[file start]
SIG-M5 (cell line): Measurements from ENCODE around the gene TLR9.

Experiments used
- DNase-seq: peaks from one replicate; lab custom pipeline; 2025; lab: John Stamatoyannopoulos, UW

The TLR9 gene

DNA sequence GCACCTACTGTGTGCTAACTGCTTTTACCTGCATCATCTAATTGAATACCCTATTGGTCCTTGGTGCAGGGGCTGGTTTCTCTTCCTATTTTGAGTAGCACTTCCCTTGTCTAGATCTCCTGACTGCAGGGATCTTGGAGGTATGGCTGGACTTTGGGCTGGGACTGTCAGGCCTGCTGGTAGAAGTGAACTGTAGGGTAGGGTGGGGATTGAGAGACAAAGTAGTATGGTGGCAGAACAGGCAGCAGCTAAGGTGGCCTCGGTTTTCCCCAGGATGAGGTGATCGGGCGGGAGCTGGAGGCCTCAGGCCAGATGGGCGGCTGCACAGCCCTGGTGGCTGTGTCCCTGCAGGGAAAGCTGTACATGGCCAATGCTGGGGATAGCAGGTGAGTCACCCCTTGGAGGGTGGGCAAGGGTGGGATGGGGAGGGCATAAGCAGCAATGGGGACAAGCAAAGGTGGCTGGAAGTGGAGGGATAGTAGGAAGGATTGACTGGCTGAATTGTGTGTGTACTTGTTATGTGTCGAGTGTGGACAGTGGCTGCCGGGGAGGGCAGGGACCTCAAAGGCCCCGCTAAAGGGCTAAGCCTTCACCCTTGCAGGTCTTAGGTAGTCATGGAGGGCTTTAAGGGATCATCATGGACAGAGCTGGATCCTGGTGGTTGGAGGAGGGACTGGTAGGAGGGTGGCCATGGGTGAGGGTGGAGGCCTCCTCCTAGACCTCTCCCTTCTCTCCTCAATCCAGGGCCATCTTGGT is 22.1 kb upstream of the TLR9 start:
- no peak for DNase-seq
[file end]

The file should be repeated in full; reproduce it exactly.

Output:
SIG-M5 (cell line): Measurements from ENCODE around the gene TLR9.

Experiments used
- DNase-seq: peaks from one replicate; lab custom pipeline; 2025; lab: John Stamatoyannopoulos, UW

The TLR9 gene

DNA sequence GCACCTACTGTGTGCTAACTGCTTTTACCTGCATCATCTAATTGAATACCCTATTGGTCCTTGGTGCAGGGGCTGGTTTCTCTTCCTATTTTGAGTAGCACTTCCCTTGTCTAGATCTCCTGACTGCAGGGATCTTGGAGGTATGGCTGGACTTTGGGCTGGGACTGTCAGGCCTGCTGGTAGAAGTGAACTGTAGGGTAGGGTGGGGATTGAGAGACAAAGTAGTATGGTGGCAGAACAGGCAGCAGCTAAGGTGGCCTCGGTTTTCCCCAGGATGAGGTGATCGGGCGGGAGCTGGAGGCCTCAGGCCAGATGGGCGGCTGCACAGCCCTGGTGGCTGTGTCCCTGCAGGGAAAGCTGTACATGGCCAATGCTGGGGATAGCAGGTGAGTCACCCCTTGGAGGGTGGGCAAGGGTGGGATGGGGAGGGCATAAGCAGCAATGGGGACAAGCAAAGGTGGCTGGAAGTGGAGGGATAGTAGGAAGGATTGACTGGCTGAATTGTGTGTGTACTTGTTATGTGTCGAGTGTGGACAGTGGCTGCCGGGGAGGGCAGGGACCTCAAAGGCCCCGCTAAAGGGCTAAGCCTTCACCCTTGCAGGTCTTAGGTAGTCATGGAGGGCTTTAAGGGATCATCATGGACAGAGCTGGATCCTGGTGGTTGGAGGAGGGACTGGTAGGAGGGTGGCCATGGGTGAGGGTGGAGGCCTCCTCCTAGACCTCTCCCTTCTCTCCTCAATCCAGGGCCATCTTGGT is 22.1 kb upstream of the TLR9 start:
- no peak for DNase-seq